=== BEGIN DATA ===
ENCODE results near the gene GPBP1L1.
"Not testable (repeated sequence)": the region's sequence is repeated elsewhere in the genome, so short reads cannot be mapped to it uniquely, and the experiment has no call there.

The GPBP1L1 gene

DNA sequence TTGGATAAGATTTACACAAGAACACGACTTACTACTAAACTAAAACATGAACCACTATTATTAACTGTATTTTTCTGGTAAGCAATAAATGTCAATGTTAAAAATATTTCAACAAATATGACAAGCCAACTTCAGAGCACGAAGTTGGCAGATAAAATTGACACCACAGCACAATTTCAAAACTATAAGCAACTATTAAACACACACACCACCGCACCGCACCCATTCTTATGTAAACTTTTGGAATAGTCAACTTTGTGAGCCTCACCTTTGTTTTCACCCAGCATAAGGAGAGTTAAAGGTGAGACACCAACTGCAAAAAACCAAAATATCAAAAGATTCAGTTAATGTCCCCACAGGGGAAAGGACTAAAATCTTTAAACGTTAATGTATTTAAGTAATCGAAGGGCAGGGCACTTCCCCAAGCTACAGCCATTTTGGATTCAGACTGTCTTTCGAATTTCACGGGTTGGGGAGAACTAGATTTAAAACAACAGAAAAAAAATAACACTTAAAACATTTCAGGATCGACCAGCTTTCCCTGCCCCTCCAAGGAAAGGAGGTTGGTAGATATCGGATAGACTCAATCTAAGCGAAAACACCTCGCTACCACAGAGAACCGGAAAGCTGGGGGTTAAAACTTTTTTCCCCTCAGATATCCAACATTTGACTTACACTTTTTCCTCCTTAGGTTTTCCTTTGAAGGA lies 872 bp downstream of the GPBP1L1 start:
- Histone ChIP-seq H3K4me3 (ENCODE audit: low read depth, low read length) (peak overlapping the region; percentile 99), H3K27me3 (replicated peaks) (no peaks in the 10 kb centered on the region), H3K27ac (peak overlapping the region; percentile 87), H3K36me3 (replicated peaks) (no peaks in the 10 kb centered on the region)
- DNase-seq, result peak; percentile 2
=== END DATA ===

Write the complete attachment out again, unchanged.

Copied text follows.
ENCODE results near the gene GPBP1L1.
"Not testable (repeated sequence)": the region's sequence is repeated elsewhere in the genome, so short reads cannot be mapped to it uniquely, and the experiment has no call there.

The GPBP1L1 gene

DNA sequence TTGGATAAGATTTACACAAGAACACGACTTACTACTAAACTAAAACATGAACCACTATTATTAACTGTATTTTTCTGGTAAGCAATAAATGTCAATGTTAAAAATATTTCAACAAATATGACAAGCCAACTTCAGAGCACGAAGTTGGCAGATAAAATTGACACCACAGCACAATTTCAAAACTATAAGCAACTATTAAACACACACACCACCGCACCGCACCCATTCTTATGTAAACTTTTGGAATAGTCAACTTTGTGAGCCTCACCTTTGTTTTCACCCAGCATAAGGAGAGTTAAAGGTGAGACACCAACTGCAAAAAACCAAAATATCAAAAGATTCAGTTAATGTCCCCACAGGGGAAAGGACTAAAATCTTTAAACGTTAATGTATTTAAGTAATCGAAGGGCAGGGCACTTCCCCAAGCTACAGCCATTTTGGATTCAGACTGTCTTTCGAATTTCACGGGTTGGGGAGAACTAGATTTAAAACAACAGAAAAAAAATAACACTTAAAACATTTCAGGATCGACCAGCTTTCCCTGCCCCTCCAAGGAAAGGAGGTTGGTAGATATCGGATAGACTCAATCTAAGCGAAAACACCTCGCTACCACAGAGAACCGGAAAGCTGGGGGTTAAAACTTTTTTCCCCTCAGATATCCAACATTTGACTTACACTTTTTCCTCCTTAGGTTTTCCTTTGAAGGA lies 872 bp downstream of the GPBP1L1 start:
- Histone ChIP-seq H3K4me3 (ENCODE audit: low read depth, low read length) (peak overlapping the region; percentile 99), H3K27me3 (replicated peaks) (no peaks in the 10 kb centered on the region), H3K27ac (peak overlapping the region; percentile 87), H3K36me3 (replicated peaks) (no peaks in the 10 kb centered on the region)
- DNase-seq, result peak; percentile 2